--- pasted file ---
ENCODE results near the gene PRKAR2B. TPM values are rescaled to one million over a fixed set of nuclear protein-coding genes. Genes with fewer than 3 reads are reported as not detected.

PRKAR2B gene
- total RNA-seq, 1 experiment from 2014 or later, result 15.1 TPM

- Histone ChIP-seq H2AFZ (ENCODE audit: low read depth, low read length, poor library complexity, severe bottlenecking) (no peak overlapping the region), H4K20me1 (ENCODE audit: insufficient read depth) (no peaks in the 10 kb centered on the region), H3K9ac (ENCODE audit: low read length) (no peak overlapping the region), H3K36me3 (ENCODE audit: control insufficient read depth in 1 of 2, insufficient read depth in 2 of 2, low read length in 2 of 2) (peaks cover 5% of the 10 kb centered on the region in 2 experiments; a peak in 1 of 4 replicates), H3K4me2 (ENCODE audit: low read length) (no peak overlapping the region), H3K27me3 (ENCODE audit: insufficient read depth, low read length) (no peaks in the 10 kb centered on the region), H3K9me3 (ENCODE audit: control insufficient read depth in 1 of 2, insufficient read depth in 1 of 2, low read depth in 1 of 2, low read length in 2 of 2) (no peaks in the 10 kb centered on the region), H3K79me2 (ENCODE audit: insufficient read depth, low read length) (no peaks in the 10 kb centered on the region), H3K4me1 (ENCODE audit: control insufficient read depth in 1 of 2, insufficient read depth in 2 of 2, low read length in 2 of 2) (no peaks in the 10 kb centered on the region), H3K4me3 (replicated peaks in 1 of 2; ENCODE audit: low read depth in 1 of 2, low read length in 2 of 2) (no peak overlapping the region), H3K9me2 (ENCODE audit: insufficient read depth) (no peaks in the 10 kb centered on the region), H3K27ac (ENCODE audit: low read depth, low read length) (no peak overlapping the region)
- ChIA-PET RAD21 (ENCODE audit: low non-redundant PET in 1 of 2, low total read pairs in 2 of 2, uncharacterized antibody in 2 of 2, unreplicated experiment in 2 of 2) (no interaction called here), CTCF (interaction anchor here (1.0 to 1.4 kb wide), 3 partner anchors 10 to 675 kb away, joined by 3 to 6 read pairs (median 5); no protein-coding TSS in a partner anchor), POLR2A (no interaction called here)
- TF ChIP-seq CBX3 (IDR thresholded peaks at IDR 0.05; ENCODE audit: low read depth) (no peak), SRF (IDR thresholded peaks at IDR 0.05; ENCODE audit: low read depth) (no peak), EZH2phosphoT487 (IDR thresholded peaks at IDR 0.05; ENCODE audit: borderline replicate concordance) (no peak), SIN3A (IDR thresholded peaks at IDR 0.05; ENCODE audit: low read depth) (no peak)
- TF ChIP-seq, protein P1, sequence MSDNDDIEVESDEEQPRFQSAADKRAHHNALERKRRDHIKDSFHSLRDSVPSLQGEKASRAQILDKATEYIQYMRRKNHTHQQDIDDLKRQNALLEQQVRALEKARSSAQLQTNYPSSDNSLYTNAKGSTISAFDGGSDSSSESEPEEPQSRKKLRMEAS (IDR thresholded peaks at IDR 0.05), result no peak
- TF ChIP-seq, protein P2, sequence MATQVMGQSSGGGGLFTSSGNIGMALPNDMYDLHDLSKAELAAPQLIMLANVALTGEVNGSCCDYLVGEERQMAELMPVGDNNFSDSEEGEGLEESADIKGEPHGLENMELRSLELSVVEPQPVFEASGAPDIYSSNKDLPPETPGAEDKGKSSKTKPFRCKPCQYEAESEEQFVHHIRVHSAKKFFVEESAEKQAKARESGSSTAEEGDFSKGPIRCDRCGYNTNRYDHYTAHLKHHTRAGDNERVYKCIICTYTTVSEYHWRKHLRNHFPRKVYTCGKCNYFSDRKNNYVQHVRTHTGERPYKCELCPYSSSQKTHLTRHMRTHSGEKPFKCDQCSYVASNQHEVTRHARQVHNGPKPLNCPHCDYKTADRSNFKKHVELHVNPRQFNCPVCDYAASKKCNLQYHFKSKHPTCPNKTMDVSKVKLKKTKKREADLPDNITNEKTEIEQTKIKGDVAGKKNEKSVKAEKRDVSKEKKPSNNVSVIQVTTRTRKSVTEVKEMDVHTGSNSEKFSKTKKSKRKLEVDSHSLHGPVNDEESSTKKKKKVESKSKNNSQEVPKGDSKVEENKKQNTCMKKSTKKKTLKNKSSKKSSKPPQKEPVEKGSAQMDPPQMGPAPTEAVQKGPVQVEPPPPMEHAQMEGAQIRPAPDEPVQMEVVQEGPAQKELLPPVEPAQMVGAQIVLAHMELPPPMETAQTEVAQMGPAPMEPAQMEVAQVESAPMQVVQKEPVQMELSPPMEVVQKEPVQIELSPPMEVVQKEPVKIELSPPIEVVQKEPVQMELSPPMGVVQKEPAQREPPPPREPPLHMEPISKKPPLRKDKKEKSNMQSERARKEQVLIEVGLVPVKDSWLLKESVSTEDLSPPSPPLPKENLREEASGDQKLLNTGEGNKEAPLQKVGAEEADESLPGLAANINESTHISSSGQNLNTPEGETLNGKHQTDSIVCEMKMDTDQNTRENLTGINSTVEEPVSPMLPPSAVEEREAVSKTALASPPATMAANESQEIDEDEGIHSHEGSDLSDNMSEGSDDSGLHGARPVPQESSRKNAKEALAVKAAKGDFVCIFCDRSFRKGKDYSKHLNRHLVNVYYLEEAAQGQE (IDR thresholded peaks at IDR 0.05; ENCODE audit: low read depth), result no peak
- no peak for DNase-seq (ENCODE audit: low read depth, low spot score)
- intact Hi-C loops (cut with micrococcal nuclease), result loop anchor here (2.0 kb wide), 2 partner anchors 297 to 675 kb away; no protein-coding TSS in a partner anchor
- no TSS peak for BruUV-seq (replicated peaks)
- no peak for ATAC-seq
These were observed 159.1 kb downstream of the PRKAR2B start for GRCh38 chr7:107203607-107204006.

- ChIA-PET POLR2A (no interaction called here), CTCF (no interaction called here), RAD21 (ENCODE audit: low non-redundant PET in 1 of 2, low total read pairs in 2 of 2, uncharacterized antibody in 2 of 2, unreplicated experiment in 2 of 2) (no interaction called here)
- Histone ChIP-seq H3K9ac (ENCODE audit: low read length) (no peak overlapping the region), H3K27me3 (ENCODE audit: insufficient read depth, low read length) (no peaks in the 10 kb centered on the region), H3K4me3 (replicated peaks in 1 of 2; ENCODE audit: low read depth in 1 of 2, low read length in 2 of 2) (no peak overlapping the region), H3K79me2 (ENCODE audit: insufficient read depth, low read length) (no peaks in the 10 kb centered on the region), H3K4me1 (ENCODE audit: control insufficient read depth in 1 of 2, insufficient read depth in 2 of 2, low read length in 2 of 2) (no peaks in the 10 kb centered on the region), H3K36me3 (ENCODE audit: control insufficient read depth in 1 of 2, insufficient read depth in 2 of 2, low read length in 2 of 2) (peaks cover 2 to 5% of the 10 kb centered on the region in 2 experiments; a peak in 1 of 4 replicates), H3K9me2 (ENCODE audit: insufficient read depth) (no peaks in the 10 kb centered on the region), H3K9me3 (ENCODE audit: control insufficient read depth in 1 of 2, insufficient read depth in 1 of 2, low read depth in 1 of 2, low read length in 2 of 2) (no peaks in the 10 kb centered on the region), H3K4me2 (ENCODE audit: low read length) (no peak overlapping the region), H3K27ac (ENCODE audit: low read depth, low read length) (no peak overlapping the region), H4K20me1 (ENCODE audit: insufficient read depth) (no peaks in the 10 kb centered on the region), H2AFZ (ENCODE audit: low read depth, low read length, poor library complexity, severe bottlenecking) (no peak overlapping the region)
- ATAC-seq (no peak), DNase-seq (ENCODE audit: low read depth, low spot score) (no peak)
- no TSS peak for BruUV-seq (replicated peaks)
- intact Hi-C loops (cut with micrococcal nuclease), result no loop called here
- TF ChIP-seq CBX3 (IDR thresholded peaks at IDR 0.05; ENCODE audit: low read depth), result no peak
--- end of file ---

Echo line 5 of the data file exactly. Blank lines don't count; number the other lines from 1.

- ChIA-PET RAD21 (ENCODE audit: low non-redundant PET in 1 of 2, low total read pairs in 2 of 2, uncharacterized antibody in 2 of 2, unreplicated experiment in 2 of 2) (no interaction called here), CTCF (interaction anchor here (1.0 to 1.4 kb wide), 3 partner anchors 10 to 675 kb away, joined by 3 to 6 read pairs (median 5); no protein-coding TSS in a partner anchor), POLR2A (no interaction called here)